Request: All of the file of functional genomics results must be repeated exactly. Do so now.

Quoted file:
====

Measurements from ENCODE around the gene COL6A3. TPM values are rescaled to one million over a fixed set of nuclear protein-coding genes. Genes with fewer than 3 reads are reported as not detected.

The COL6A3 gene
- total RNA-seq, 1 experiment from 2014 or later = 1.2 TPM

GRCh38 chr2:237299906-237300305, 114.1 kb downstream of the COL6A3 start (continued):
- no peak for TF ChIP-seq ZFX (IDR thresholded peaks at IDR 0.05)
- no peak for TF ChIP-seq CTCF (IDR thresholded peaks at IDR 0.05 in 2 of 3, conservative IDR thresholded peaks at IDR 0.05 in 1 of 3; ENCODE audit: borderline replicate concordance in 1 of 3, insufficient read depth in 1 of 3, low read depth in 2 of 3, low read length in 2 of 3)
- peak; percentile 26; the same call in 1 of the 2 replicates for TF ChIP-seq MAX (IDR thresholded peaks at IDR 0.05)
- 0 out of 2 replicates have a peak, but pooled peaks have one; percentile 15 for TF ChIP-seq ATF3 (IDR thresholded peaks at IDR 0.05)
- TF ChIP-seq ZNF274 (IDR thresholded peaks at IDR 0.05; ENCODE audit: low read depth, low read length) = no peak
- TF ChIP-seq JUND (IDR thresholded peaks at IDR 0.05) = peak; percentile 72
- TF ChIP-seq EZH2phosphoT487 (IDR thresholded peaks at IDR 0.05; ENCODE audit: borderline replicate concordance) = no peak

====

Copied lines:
Measurements from ENCODE around the gene COL6A3. TPM values are rescaled to one million over a fixed set of nuclear protein-coding genes. Genes with fewer than 3 reads are reported as not detected.

The COL6A3 gene
- total RNA-seq, 1 experiment from 2014 or later = 1.2 TPM

GRCh38 chr2:237299906-237300305, 114.1 kb downstream of the COL6A3 start (continued):
- no peak for TF ChIP-seq ZFX (IDR thresholded peaks at IDR 0.05)
- no peak for TF ChIP-seq CTCF (IDR thresholded peaks at IDR 0.05 in 2 of 3, conservative IDR thresholded peaks at IDR 0.05 in 1 of 3; ENCODE audit: borderline replicate concordance in 1 of 3, insufficient read depth in 1 of 3, low read depth in 2 of 3, low read length in 2 of 3)
- peak; percentile 26; the same call in 1 of the 2 replicates for TF ChIP-seq MAX (IDR thresholded peaks at IDR 0.05)
- 0 out of 2 replicates have a peak, but pooled peaks have one; percentile 15 for TF ChIP-seq ATF3 (IDR thresholded peaks at IDR 0.05)
- TF ChIP-seq ZNF274 (IDR thresholded peaks at IDR 0.05; ENCODE audit: low read depth, low read length) = no peak
- TF ChIP-seq JUND (IDR thresholded peaks at IDR 0.05) = peak; percentile 72
- TF ChIP-seq EZH2phosphoT487 (IDR thresholded peaks at IDR 0.05; ENCODE audit: borderline replicate concordance) = no peak